“What instrument does Paul Schaffer play?”


“Okay, take this to the box office between 2 and 3 to collect your ticket.”

“Wait, that’s it? I thought there was a quiz.”

“That was the quiz. But you have to promise to show up. We’re counting on you now to fill that seat.”

Promissory note for a Letterman ticket in hand I had lunch at an Irish pub. In keeping with the atmosphere of the place I had French onion soup and a panini.

Then I wandered up to the Ed Sullivan theater where Letterman tapes and wouldn’t you know it? Just as I was crossing the street here comes a guy on fire.


He was fine. Apparently he was lit on fire and sent to cross the street as part of a bit Letterman was doing on the show that day. I think that might be the worst job in New York: Letterman’s Official Matchstick.

The show was fun. It wasn’t funny, really. But the audience was warmed up by an intern and then a warm up comedian and were heavily encouraged to “Laugh First, Think About it Later” so that the show would sound fuller on the air. Some parts were funny, but there was something contagious about slightly-forced (or at least enhanced) laughter. It felt like the early stages of mass-hypnosis: get the group doing something together and soon they’ll feel like they have to do it. Matt Damon was on the show that afternoon and as with most people who appear on small screens in my living room, that dude is short. Not Tom Cruise short, but shorter than me, so I consider him short. I could probably take him.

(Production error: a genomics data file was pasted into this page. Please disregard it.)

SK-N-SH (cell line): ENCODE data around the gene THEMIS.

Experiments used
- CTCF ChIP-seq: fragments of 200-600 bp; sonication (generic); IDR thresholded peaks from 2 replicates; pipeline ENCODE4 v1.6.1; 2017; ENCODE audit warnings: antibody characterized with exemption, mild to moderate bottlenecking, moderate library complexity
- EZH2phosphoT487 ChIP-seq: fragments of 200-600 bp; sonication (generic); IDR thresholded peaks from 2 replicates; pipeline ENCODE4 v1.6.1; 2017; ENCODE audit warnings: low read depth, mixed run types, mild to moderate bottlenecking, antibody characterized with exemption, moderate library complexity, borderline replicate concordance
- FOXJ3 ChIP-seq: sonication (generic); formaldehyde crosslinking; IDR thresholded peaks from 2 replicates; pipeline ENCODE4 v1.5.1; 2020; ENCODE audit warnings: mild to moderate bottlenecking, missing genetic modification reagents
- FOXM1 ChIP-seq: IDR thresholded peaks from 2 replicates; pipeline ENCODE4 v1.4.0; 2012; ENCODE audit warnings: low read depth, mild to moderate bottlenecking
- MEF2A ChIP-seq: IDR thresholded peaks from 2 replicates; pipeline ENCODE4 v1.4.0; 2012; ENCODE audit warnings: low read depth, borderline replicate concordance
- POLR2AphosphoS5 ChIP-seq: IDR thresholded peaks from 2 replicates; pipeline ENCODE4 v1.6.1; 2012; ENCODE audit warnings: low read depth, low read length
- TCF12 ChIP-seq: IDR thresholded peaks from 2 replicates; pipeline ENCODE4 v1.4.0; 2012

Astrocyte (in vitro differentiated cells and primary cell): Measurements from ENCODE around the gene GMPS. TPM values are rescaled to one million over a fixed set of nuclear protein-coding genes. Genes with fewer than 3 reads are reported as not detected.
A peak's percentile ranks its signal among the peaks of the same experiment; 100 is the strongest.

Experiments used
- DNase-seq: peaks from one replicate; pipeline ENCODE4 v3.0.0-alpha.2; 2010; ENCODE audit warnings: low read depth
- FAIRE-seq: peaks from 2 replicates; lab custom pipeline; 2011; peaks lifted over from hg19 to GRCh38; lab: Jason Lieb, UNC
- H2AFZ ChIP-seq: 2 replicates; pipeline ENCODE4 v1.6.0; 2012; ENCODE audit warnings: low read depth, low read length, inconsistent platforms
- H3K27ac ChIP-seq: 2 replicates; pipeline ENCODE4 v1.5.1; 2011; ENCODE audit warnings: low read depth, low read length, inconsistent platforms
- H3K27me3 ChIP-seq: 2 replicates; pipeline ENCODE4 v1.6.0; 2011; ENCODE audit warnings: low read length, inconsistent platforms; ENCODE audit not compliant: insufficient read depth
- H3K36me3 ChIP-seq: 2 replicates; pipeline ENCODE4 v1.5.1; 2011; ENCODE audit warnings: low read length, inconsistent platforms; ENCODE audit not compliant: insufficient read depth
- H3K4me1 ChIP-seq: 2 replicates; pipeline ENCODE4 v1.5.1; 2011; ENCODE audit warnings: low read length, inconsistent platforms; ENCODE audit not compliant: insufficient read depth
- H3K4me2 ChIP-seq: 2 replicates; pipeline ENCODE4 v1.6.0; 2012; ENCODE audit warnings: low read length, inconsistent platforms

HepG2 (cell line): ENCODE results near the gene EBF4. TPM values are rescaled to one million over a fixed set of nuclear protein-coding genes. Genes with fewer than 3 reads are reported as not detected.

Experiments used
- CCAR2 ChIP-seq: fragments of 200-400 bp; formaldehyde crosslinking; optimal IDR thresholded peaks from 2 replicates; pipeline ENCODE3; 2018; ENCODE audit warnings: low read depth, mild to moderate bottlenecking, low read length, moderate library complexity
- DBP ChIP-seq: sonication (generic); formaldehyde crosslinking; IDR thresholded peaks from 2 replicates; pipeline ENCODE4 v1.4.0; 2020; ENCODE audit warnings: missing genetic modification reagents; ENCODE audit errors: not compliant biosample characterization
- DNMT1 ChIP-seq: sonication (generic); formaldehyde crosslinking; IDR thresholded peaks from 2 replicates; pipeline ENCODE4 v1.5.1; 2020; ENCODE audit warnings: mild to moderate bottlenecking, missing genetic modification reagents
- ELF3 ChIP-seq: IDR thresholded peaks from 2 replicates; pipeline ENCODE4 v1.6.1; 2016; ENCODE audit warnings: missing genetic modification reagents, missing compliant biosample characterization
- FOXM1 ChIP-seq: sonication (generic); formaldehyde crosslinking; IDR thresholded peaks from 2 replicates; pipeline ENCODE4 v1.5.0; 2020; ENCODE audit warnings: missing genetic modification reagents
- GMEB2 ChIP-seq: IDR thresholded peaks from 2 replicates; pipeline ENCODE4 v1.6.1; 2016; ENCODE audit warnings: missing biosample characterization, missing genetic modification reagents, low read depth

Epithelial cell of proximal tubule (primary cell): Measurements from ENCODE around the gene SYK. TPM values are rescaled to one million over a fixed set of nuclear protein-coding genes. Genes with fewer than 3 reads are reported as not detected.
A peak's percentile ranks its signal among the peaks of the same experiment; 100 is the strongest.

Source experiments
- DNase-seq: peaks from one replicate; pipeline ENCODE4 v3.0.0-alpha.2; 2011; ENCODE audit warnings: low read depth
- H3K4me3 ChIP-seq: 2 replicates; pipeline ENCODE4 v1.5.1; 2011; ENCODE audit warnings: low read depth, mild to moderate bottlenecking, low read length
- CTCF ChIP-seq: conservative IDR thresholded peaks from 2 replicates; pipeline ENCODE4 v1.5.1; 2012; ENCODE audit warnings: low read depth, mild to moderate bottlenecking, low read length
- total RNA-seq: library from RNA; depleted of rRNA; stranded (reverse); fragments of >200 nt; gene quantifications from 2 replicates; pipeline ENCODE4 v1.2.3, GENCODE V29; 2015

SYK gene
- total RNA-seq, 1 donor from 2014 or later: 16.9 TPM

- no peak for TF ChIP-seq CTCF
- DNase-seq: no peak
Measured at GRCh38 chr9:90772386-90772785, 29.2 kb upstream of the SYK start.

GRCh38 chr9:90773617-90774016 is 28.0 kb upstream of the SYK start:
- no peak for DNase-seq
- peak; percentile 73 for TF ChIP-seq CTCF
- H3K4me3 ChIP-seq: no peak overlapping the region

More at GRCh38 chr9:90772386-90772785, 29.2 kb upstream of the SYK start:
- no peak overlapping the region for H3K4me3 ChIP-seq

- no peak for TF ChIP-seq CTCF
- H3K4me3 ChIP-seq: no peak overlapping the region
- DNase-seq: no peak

After the taping I bought some Jersey Boys tickets and went back to Anne’s apartment to charge my phone. It had been dying all afternoon and I’d been sparing Twitter my incessant vacation updates and resolved to rectify that before the evening began. I met Anne back at the theater just before eight and we settled in for what turned out to be a damned good show. I’m sure everyone who has seen Jersey Boys has thought to themselves “I didn’t know that song was by The Four Seasons, but of course it is!” or “Surely they must have gone through all of Frankie Valli’s songs by now. No one could have that many hit songs and not be named McCartney, Lennon, or Presley,” and then discover that no, there was another song that was, in retrospect, so obviously Frankie Valli that they feel kind of stupid about not remembering it. It was a very fun show.

How do you follow up a day like that? Well, if you’re Anne’s sister, sitting back at the apartment making a huge pot of tortilla soup, you think “I need to take some people to a gay bar.”

And that is how I found myself going to not one, but two gay bars in Chelsea with Anne, her sister, and her sister’s gay friend waiting for a drag show to start.